Turning the Tide
The Pistons went into Friday’s game with Charlotte 29th in the NBA in scoring. Charlotte entered 30th in points allowed. The resistible force trumped the movable object. The Pistons averaged 83.7 points a game through their first 11. They nearly matched that in three quarters against the Bobcats and led by double digits for much of the game.
After falling behind big in most recent games, the Pistons jumped on Charlotte early – but the seeds for the win were really planted in snow-covered Milwaukee 24 hours earlier.
Lawrence Frank left the stormy Midwest the night before optimistic an offensive breakthrough had been achieved but concerned about defensive breakdowns. Against a team struggling at least as badly as the Pistons – Charlotte came in on a five-game losing streak and lost by 30 at Atlanta on Thursday – Frank’s team outplayed their opponent at both ends in a convincing win they hope is the springboard for better days.
“We had some glimpses against Milwaukee,” said Jonas Jerebko, who matched a career high with 22 points and added nine rebounds. “Today we had a complete game instead of just half a game.”
The Pistons got contributions across the board, but the central figures were Jerebko, Greg Monroe and Brandon Knight – all drafted in the last three years by Joe Dumars. Jerebko, who’d scored 12 points in his last three games combined, matched that figure in Friday’s first quarter.
“Jonas was exceptional tonight,” Frank said. “He just had great purpose throughout the game, great energy, all over the ball, making multiple-effort plays. We talked after the (Milwaukee) game – how are we going to build on the spirit our guys showed? We took a step tonight.”
“(The Milwaukee performance) helped a lot just because we made it a tough game,” Knight said after recording his first career double-double with 13 points and 10 rebounds to go with four assists and no turnovers. “We didn’t win and we’re not happy about losing, but the effort was there, the intensity was there, and we showed a lot of things we hadn’t in previous losses. So it was really something to look forward to tonight, just seeing how we would come out.”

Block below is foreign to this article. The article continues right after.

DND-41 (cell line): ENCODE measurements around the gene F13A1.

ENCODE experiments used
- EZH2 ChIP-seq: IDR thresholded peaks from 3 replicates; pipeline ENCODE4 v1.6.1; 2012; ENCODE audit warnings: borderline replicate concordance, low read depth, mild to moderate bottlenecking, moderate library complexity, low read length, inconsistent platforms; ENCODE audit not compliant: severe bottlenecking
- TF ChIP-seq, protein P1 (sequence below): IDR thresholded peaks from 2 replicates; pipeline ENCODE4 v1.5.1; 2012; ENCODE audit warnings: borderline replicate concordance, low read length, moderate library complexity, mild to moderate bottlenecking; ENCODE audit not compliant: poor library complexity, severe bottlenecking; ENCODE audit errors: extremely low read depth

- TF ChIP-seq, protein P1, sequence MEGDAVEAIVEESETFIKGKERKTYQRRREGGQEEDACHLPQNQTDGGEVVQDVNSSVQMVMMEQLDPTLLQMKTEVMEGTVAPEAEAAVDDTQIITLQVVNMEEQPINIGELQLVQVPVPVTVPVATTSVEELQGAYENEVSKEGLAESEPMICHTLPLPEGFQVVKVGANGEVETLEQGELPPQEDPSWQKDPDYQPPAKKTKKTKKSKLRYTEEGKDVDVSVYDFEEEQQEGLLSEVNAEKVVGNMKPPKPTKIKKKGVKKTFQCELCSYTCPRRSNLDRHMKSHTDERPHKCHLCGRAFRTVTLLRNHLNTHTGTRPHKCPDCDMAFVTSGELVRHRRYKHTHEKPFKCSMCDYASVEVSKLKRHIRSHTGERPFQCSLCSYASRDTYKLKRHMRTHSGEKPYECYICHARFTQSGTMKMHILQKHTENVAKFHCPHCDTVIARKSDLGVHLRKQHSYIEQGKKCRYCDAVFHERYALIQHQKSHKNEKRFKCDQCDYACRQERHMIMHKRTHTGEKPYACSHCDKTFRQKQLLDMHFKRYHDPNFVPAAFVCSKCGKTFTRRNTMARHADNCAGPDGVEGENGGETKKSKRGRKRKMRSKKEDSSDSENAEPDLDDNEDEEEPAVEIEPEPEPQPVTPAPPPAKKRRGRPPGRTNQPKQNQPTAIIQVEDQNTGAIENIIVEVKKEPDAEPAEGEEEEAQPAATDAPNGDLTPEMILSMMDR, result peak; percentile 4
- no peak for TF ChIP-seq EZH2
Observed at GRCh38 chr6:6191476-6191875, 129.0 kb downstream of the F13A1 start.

It was Knight who snuffed out Charlotte’s last best hope. Bobcats coach Paul Silas, groping for answers, threw a zone defense at the Pistons late in the third quarter. It helped the Bobcats cut a 21-point deficit to 13 when the Pistons scored only once on their first seven fourth-quarter possessions, but then three consecutive triples, the first two by Knight, sucked the drama from the game and what little energy remained in Time Warner Cable Arena.
“My teammates attacked the gaps of the zone, created opportunities for me and I was able to knock them down,” said Knight, beginning to get a better gauge of when to attack the basket and when to probe for shots on the perimeter. “Damien Wilkins, Rodney Stuckey – if not for them creating opportunities for me, those shots wouldn’t have gone in or I wouldn’t have been able to take them.”
Monroe, a night after his 32-point, 16-rebound performance, came back with 19 points, nine boards and five assists.
“Everyone who played contributed and impacted the game,” Frank said. “That’s what we need.”